Jim Delany talks Big Ten Friday games, players rights movement
Big Ten commissioner Jim Delany discussed Big Ten night games and Northwestern's union movement during a speech in Chicago.
The Big Ten could expand its schedule to include Friday night games, but don't expect it during Jim Delany's reign as the league's commissioner.
Recent reports suggested that Delany was "trying to get feedback" on Friday night games for upcoming media rights negotiations. While speaking to the City Club of Chicago, the Big Ten commissioner said the league would only look to schedule Friday football games for Thanksgiving and Labor Day weekends.
"Beyond that, I don't think while I'm around here you're going to see Friday night games," Delany said. "Down the road? Who knows?"
Earlier this week, the National Labor Relations Board concluded its hearings to determine if Northwestern's football players are considered employees by law and thus allowed to unionize. The topic of players' rights is a hot issue everywhere, as student-athletes have become more active in fighting for a voice in college athletics.
Delany told the group that he is against paying players, but open to giving them a voice in the decision making process for college athletics.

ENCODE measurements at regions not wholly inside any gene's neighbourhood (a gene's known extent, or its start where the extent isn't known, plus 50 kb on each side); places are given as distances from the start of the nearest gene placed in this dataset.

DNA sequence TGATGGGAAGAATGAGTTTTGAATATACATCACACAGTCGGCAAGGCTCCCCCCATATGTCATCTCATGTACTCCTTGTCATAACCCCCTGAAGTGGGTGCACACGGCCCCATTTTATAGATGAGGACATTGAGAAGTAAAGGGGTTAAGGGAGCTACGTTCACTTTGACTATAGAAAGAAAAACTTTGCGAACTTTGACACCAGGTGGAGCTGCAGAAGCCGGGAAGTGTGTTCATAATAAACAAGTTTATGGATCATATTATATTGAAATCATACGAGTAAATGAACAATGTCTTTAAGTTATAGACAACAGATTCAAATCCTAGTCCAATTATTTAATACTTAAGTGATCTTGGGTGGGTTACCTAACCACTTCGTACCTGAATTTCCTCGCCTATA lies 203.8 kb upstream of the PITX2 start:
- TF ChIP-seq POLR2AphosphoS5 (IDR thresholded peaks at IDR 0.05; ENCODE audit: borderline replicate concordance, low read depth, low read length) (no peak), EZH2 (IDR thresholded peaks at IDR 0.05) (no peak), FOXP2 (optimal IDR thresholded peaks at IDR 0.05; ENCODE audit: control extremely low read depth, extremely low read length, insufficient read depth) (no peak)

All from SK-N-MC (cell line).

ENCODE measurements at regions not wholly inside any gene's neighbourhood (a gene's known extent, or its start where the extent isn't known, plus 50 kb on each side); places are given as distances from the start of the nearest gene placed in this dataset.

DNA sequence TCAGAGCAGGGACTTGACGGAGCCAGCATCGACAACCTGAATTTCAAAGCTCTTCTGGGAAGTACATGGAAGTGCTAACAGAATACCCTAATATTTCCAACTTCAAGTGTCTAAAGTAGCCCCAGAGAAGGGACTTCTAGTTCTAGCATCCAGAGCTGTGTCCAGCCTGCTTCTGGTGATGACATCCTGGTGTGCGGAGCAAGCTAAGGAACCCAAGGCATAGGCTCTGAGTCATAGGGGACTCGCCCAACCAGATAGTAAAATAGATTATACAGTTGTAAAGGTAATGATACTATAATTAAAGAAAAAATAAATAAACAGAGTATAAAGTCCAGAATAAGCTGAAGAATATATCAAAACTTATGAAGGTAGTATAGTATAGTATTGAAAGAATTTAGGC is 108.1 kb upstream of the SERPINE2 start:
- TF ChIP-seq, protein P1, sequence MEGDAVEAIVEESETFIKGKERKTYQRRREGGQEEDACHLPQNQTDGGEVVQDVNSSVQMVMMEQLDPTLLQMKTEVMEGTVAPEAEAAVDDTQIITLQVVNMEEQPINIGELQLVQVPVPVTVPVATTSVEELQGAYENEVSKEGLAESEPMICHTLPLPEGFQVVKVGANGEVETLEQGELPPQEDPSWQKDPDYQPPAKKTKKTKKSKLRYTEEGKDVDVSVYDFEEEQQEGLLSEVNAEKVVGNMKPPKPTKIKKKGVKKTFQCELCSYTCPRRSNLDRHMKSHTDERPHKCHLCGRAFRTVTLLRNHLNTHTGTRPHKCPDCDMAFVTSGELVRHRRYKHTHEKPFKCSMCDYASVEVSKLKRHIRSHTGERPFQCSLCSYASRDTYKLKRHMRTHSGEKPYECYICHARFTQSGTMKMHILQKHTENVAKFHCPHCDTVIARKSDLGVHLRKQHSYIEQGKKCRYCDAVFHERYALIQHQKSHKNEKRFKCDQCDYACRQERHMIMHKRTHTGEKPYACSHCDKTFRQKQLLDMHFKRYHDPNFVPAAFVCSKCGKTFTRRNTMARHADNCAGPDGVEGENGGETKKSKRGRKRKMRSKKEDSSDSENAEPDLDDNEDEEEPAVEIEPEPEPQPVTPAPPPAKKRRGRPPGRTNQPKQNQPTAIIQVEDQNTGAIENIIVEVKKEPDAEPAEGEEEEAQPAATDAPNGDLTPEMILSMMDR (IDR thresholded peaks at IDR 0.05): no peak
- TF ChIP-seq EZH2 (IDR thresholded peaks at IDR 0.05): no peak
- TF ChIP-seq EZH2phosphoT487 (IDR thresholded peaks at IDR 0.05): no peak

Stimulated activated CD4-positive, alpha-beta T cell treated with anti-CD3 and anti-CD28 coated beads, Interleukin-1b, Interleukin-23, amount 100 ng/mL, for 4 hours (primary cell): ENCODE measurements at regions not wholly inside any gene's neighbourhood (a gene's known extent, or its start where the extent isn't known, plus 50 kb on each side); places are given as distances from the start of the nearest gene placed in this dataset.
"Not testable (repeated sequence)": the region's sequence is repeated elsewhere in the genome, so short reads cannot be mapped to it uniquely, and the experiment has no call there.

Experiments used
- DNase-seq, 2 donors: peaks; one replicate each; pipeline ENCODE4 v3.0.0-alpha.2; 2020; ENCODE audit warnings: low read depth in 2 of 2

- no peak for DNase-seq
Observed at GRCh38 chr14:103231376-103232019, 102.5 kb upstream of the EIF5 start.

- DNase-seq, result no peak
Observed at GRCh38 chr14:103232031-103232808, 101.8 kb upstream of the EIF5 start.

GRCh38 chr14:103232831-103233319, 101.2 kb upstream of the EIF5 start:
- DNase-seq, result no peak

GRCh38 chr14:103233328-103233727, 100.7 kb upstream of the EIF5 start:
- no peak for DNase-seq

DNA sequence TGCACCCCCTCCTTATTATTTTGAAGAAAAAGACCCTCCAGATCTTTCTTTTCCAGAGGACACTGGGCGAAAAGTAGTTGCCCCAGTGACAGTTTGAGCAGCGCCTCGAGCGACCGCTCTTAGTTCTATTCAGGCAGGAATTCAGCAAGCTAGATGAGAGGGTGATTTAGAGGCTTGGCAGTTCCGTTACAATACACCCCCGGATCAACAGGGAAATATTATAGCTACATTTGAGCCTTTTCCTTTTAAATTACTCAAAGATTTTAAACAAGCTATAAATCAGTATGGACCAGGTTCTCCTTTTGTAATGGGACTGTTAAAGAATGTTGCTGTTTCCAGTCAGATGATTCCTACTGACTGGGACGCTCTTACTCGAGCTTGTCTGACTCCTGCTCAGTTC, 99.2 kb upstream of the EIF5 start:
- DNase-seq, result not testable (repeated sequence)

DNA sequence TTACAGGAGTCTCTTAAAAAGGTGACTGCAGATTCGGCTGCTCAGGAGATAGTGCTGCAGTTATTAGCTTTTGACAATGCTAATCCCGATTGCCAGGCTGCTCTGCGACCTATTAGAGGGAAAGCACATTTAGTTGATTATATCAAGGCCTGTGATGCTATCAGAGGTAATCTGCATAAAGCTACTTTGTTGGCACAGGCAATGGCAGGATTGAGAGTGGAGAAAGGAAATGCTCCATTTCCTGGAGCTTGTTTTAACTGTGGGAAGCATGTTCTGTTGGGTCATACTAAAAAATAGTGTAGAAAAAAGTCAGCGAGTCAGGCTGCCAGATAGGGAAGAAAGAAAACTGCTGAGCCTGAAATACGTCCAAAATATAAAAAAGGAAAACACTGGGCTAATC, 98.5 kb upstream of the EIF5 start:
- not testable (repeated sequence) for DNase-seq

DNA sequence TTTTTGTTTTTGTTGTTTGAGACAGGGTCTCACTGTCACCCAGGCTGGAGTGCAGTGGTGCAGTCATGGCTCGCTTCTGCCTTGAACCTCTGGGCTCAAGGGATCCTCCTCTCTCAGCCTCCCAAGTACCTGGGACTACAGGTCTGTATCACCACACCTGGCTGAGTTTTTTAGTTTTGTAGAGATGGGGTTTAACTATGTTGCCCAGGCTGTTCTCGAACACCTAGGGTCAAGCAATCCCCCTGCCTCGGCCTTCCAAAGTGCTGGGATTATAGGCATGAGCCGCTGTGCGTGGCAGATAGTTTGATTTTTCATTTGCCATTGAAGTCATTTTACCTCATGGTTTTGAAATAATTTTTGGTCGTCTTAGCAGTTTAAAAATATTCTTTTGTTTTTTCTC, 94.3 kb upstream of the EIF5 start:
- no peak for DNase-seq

"I think we need more seats at the table, for sure," he said. "And I think that we'll get that. I think that we'll get that as we restructure the NCAA. I feel certain that at institutes and conference and NCAA level, there will be more opportunity for points of view, and I hope to give them not only a voice but maybe a way to weigh in."
He said a victory by the players would mean the NCAA would likely seek "guidance from Congress" before knowing what college athletics would look like.
"Somebody with a clear crystal ball would have to describe what it might look like," Delany said. "I think there would have to be some congressional understanding of how these laws relate to anti-trust and how it would relate to Title IX and laws that relate to funding and whether a person is somebody that could be employable. ... It doesn't seem to me an easy and smooth response."
The AP write up has more quotes from Delany, including a comparison of the current NCAA reform to 1968 because "you've got traditions that are 100 years old that are being challenged, and I think in come cases, some of the challenges are proper."
NCAA reform might not seem comparable to social reform or civil rights, but many experts throughout the industry agree that the coming months -- restructuring the NCAA, the O'Bannon case and other potential union movements -- could change college athletics in a major way moving forward.
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